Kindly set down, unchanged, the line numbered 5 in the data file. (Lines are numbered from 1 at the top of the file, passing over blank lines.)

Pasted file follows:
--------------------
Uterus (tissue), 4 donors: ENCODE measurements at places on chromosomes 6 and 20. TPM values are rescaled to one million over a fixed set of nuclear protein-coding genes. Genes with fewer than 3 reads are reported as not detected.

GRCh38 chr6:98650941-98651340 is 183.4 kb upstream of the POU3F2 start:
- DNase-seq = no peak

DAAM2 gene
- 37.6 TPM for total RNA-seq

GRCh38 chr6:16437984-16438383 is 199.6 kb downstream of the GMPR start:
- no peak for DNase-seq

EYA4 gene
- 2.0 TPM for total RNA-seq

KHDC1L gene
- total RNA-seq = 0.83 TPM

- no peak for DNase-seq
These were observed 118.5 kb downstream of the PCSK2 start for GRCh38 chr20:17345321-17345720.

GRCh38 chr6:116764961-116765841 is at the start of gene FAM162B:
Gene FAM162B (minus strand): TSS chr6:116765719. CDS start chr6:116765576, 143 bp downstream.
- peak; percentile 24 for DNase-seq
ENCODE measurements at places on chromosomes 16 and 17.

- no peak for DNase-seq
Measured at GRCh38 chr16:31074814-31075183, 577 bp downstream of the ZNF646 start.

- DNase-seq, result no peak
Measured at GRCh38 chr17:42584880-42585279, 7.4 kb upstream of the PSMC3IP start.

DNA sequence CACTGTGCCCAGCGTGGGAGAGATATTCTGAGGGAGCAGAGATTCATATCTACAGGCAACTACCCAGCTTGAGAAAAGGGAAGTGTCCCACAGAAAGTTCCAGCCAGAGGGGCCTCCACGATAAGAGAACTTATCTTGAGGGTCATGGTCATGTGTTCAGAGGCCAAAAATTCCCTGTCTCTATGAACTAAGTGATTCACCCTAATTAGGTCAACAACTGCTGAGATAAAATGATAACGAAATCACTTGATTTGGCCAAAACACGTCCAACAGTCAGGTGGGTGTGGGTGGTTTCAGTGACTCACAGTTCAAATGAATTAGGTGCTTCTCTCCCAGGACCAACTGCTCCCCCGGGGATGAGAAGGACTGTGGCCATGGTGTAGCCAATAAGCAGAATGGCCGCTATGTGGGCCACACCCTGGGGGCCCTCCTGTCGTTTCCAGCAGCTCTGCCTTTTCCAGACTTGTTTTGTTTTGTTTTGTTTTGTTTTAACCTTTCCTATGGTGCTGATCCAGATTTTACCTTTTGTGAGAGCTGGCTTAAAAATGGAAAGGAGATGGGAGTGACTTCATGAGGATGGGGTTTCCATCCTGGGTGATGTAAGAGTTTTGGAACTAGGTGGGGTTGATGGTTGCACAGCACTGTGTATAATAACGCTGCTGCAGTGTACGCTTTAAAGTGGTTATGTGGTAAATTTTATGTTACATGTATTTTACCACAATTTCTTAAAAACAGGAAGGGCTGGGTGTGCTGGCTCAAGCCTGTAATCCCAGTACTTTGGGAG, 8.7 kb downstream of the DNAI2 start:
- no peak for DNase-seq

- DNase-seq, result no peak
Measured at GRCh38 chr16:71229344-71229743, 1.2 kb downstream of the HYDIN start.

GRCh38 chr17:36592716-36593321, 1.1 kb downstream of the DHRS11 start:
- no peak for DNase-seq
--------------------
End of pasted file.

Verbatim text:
- 37.6 TPM for total RNA-seq